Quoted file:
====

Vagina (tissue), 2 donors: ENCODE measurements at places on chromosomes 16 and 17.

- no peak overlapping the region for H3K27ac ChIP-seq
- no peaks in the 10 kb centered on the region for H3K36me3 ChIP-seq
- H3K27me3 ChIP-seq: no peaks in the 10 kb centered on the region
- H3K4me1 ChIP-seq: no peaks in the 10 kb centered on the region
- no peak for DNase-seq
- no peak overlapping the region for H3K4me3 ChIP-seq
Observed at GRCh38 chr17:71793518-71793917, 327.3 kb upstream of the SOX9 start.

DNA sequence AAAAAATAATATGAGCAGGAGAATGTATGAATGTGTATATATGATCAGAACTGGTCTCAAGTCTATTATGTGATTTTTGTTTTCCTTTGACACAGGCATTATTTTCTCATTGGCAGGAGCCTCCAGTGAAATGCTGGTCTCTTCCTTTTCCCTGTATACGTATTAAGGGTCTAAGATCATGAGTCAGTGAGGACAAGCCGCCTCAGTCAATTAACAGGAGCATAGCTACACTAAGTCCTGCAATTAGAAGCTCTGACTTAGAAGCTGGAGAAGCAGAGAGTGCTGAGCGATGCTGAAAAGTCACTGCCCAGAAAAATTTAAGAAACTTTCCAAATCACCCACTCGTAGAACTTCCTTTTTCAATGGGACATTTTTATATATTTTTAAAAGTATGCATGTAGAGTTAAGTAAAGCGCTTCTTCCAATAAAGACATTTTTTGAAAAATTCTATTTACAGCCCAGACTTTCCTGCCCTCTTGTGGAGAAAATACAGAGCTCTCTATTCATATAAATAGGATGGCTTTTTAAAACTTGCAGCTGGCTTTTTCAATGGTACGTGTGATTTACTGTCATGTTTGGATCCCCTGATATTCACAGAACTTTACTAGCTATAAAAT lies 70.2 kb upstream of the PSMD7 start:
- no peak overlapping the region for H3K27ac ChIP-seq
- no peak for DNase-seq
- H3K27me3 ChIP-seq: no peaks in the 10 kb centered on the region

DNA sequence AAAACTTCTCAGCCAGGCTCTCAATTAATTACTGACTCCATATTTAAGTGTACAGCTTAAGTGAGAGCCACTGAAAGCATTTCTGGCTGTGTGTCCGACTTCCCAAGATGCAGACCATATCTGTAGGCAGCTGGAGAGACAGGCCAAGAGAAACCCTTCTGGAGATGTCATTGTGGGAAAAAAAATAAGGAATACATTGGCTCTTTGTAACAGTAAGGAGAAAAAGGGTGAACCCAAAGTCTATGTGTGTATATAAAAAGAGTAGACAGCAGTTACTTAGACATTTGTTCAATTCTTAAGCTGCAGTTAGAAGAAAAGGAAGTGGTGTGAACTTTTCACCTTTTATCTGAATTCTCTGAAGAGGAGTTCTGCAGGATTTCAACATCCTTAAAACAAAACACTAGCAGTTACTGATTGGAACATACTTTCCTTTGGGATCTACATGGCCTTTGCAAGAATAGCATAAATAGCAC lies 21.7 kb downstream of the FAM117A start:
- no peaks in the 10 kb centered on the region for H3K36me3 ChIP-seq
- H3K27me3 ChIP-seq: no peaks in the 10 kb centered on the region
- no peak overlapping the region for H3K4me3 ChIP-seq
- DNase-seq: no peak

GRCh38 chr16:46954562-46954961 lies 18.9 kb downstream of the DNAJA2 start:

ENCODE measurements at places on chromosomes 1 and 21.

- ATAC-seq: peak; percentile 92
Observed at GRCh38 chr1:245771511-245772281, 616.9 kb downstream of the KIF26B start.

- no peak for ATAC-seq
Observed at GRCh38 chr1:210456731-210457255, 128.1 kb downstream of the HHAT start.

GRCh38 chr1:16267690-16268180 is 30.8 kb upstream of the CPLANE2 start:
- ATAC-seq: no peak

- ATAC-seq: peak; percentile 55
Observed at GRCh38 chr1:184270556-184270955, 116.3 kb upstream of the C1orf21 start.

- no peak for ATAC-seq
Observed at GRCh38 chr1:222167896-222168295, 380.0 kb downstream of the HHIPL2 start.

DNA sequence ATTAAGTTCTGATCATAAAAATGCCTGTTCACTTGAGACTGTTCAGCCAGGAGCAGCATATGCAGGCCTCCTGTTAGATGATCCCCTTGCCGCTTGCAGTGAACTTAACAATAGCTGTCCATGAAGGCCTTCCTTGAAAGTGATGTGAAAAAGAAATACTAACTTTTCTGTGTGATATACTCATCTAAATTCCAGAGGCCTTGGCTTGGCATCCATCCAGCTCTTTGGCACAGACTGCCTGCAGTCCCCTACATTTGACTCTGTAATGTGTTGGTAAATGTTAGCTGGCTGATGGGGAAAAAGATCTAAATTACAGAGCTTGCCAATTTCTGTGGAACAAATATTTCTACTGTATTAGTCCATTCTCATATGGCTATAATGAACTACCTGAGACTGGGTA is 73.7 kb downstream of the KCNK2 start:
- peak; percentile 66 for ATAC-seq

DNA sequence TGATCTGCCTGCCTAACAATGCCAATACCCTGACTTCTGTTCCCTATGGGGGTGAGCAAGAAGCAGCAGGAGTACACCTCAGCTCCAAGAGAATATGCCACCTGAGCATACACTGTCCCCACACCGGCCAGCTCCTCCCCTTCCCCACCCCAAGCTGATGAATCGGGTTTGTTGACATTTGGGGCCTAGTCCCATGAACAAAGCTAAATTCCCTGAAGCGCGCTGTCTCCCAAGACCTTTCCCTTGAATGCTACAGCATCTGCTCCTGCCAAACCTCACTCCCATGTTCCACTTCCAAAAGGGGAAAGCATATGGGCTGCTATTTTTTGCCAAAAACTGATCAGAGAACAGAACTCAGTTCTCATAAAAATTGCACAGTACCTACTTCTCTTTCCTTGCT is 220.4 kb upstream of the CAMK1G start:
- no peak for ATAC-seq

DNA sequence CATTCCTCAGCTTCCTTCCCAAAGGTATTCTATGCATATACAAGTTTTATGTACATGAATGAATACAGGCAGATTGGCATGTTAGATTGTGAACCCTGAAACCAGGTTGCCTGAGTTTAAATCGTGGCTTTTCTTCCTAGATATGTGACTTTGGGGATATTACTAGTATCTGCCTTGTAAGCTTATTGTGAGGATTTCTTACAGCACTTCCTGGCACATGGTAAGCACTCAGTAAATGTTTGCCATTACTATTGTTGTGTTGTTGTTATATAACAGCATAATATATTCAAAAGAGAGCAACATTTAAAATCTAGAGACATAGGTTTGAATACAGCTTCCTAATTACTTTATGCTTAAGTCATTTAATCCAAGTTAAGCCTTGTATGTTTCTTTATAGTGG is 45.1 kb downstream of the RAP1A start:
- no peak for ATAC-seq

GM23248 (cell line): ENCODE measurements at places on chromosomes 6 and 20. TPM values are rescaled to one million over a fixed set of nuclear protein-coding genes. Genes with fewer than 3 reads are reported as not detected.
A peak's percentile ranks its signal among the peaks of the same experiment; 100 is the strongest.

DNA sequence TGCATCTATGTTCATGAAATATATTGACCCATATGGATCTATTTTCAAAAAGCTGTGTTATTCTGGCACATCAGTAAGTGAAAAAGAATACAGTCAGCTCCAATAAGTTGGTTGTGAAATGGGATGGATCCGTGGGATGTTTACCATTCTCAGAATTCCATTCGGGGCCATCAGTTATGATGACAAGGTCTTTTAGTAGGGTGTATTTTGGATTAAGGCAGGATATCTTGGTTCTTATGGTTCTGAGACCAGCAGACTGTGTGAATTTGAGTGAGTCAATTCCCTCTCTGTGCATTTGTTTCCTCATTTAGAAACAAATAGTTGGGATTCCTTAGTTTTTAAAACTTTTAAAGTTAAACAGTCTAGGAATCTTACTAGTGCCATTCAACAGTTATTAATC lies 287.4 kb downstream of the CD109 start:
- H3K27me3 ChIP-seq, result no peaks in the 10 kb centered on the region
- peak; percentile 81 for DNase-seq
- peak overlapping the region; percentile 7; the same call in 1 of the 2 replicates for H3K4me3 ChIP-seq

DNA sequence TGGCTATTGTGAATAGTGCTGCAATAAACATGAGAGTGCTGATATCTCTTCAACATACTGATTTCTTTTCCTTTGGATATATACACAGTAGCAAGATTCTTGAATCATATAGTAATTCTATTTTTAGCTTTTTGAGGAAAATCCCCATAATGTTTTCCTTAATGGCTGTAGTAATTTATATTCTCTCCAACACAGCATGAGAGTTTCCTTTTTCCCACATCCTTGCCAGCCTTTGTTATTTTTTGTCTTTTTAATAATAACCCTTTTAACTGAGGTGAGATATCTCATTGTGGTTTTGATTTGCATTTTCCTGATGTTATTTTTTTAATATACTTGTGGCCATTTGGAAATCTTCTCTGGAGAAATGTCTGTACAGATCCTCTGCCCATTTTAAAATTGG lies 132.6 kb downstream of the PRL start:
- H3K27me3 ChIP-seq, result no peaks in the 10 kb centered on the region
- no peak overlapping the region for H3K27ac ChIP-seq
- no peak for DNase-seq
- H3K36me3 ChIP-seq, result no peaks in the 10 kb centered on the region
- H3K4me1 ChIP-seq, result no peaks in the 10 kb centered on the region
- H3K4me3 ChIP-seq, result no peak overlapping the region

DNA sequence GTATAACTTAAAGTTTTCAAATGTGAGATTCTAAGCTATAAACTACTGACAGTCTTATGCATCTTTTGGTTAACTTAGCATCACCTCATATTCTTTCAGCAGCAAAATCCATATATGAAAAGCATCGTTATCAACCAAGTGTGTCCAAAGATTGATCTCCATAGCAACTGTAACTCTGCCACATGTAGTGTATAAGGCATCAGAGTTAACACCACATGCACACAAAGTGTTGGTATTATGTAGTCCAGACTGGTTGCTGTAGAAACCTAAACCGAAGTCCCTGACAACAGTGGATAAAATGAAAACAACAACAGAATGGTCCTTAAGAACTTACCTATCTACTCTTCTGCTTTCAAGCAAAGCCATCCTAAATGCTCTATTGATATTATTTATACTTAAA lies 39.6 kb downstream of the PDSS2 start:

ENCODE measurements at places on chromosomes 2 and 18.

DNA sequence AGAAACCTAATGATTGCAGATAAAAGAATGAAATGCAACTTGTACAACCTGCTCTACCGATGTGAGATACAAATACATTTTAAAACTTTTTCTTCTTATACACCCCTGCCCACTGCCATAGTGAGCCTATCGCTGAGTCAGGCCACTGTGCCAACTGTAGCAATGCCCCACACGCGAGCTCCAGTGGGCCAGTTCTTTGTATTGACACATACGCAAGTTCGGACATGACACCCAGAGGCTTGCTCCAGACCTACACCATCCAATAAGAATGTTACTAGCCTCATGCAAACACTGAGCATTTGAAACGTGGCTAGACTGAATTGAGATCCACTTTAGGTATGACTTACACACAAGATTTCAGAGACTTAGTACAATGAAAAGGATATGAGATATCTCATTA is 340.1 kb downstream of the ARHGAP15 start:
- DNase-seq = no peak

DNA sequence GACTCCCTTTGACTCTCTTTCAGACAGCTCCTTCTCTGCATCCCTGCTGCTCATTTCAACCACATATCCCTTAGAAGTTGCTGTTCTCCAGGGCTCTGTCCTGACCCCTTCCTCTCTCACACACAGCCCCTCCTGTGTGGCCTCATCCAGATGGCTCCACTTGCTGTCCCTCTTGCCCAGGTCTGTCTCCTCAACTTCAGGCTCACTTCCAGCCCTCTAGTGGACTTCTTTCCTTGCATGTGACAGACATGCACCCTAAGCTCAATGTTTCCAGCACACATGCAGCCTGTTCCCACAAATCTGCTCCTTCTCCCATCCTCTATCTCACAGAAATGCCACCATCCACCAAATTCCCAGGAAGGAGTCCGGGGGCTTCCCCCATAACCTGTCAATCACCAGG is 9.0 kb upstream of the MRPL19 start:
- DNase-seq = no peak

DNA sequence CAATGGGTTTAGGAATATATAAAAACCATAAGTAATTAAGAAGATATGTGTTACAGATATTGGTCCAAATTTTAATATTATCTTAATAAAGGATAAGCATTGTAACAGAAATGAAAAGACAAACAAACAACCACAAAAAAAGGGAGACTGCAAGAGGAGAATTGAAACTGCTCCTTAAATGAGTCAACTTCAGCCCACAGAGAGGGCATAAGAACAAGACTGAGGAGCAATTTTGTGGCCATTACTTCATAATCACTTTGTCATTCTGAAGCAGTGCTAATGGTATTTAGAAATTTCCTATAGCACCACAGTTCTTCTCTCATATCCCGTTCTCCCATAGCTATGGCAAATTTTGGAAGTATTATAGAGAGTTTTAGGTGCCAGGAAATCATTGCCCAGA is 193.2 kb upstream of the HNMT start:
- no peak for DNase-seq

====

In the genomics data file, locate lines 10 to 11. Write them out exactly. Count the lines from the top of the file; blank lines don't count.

- no peak overlapping the region for H3K27ac ChIP-seq
- no peak for DNase-seq